A Grain of Sand

"I will multiply you as the stars in heaven and as the sand upon the shore." - Genesis 22:17

"I can see the master's hand in every leaf that trembles, in every grain of sand." - Dylan, Every Grain of Sand (on Shot of Love)

Tuesday, October 20, 2009

Human Rights? Watch!

A very surprising article (Thanks, for sending it along, Bill) in the New York Times: The founder of Human Rights Watch criticizes that organization for their biased treatment of Israel.

Sunday, October 18, 2009

They Don't Call it Um Shmum for Nothing

The abbreviation U.N. (United Nations), when translated into Hebrew, becomes "um" (pronounced 'oom'). Among Israelis, the U.N. is derisively referred to as "um shmum." Why? Things like the following, from Ha'aretz:

Goldstone slams UN council for ignoring Hamas war crimes

South African jurist Richard Goldstone, who headed the United Nations investigation over the Gaza offensive, criticized on Friday the Human Rights Council's decision to endorse the report his commission had compiled.

Goldstone told the Swiss newspaper Le Temps before the vote that the wording of the resolution was unfortunate because it included only censure of Israel. He voiced hope that the Human Rights Council would alter the wording of the draft.


Monday, October 12, 2009

Words Create (Editors Destroy)

In this week of Bereishit, in which we read again and celebrate again, the story of creation, my thoughts drift to the power of language (a concise, if not completely accurate summary, of Bereishit would be "Words, Matter" If you think of a more concise summary, let me know).

Genesis postulates that there is a relationship between words and language. God says y'hi or (let there be light) va'yhi or (and there was light). I do believe that a words opens up a universe of meaning and this is how I understand the relationship between the importance of language in the creation story and the importance of language in the brit between the Jewish people and God. Whole realms of ethics, subjects for theological speculation, are opened up by Divine articulation. More than that, though, words of the tradition inspire actions and personal transformation. Language leads to creation.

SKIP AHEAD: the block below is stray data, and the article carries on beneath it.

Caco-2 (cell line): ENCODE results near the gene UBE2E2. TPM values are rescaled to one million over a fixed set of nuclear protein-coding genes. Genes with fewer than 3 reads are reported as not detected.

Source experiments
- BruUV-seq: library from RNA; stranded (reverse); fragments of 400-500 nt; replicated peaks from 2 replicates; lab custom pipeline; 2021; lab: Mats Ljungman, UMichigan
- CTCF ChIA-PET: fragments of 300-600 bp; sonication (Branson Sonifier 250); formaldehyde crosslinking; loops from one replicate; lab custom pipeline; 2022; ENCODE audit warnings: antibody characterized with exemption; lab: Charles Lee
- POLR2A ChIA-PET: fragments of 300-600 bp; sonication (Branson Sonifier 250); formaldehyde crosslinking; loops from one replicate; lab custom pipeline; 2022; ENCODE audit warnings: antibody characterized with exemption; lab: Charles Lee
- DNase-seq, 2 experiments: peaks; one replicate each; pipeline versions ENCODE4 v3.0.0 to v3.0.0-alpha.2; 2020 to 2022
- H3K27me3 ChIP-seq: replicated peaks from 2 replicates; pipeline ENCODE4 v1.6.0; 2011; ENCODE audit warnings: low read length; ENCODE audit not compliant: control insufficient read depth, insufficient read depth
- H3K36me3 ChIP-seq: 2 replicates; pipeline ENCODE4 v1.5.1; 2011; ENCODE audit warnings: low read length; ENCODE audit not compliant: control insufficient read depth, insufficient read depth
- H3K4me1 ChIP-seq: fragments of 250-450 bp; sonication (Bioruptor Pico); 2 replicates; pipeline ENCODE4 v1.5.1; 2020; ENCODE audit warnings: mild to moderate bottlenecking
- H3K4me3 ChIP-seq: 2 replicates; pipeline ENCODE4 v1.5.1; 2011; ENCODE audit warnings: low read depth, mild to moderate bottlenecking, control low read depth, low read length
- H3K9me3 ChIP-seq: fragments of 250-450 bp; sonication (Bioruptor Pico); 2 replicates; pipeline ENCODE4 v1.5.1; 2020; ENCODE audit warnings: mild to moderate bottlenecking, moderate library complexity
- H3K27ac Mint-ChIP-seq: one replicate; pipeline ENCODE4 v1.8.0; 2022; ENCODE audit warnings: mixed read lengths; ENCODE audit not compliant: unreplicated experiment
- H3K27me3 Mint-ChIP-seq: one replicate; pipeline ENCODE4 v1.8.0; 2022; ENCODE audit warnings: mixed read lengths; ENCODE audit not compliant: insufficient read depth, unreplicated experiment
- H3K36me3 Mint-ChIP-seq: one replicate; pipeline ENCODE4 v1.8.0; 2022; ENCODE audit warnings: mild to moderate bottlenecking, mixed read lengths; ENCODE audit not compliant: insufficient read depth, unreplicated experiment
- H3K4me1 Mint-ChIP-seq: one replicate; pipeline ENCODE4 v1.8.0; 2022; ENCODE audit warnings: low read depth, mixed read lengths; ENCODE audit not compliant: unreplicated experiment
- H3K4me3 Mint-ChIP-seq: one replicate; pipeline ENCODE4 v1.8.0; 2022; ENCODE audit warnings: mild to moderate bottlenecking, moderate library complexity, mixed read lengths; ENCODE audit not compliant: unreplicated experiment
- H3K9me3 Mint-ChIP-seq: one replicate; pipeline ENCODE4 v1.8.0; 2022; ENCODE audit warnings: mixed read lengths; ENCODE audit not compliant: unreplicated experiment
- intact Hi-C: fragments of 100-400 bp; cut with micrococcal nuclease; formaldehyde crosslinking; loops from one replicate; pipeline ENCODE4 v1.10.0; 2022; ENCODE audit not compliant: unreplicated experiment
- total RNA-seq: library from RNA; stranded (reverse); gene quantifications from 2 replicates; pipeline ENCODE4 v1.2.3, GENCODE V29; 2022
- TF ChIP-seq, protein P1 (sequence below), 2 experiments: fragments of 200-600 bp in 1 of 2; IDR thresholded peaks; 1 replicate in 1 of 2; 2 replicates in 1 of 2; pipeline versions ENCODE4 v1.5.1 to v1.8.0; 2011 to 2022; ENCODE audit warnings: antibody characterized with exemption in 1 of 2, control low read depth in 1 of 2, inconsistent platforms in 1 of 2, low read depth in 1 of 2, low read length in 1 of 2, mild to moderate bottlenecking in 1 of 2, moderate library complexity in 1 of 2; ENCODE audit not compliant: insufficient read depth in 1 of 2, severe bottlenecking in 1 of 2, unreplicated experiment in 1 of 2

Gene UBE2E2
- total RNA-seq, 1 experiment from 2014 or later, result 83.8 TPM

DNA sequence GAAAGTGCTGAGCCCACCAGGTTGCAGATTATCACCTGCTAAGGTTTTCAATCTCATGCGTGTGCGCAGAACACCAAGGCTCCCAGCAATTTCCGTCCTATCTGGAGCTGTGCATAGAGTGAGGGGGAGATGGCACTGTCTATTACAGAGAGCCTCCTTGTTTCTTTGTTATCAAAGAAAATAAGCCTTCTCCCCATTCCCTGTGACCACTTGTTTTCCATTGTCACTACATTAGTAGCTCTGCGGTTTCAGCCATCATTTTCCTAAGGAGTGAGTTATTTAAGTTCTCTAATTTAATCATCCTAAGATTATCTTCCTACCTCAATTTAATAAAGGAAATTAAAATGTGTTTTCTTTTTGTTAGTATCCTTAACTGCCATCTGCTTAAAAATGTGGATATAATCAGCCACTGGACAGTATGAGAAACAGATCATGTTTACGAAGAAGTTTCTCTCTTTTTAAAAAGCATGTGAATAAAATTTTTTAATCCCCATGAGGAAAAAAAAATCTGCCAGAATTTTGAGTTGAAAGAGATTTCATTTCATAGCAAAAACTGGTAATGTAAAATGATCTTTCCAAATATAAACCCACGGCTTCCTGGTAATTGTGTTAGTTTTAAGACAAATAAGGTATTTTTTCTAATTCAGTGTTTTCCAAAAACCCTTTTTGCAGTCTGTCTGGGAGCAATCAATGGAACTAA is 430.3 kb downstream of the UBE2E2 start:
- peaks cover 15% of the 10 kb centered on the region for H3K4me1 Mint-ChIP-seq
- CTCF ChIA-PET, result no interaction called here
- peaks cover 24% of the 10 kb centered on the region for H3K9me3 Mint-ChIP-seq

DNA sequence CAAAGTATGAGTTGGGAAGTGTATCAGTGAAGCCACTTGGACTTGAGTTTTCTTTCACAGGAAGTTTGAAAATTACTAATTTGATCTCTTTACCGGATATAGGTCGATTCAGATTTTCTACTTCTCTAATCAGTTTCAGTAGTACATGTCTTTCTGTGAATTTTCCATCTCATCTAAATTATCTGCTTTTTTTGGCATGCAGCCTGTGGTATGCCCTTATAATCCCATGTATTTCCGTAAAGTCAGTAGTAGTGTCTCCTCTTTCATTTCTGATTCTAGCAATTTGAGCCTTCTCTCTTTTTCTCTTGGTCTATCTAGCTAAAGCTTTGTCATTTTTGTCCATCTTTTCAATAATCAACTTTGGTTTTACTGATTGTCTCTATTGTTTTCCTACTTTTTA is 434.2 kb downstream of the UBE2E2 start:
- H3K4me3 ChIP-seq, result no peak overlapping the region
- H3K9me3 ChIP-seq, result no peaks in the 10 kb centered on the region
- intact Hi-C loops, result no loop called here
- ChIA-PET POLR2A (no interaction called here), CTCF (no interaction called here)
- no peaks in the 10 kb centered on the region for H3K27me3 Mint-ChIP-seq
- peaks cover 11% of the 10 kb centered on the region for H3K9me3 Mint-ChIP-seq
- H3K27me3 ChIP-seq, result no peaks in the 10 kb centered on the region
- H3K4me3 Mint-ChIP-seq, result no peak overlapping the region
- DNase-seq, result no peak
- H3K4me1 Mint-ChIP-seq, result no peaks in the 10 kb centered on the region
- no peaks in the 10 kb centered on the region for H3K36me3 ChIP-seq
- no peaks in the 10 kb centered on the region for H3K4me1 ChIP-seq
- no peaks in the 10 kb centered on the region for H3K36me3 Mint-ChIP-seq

This is why Judaism is constantly renewing and developing: the texts are always opening to people to take on new meanings and to discover in our own lives how language leads to creation.

Why all this? Because I'm working creating a new Kabbalat Shabbat service (starts this Friday at 6pm, come check it out) that is going to be truly great. It will draw on the psalms of a full Kabbalat Shabbat service. But I can't use the Reform prayerbook for the service. Why? Because the editors (some of them former teachers of mine for whom I have a great deal of respect) decided to remove large chunks of the readings in this (and many other) parts of the prayerbook.

To be fair, this most recent prayerbook has restored much language that had been removed from earlier Reform prayerbooks, so this has to be seen in context. But Reform Jews are robbed of the possibility of new creation, new meaning, by editors who have decided that it is not a priority that Reform Jews have access to certain traditional readings in their prayers.

The great contradiction of Reform Judaism: it is on the one hand a very democratic movement. It values individual Jewish experience and the search for meaning in the establishment of communal practice and in the articulation of individual obligation. But there is another anti-democratic strain, in which the intellectual elites of the Movement make editorial decisions to remove large swaths of prayers that have existed for centuries, essentially making spiritual choices for millions of Jews, choices that preclude the creation of universes of meaning.

This is why I encourage people to own our Reform siddur but to also own many other "traditional" prayerooks that have all the other good bits...

Thursday, October 1, 2009

A Sukkah Born Every Minute

I actually don't have a post to go with that title, though we could think of one.

So, if you don't know, Sukkot it coming up Friday night. (At Har HaShem, by the way, there is a Sukkah-decorating program for families at 5:00 on Friday, followed by a family service and picnic. The "grown-up" services are at 7:00).

Anyway - a couple of thoughts. Each year the chagim (Jewish festivals) have a different meaning for me (and for all of us). This year, there's a sort of anti-materialism tradition that I'm digging.

There's a whole social critique connected to Sukkot that we can read as an anti-consumerist impluse, cutting against the insane bounty of our society. Even in a time of economic difficulty - and I'm sure some reading this have been personally affected by job-losses - Americans live with expectations that we should have cell phones, stereos, enough food to make us flabby, cars, computers, iPods, BlackBerry's huge TVs, etc.

Maimonides writes that Sukkkot reminds us of our time in the desert in order "to teach people to remember, during time of prosperity, harder times. We will then want to thank God repeatedly and to lead a modest and humble life."

Can hanging out in a booth with gourds hanging from the roof really bring us to that level of awareness and modesty? What do you think?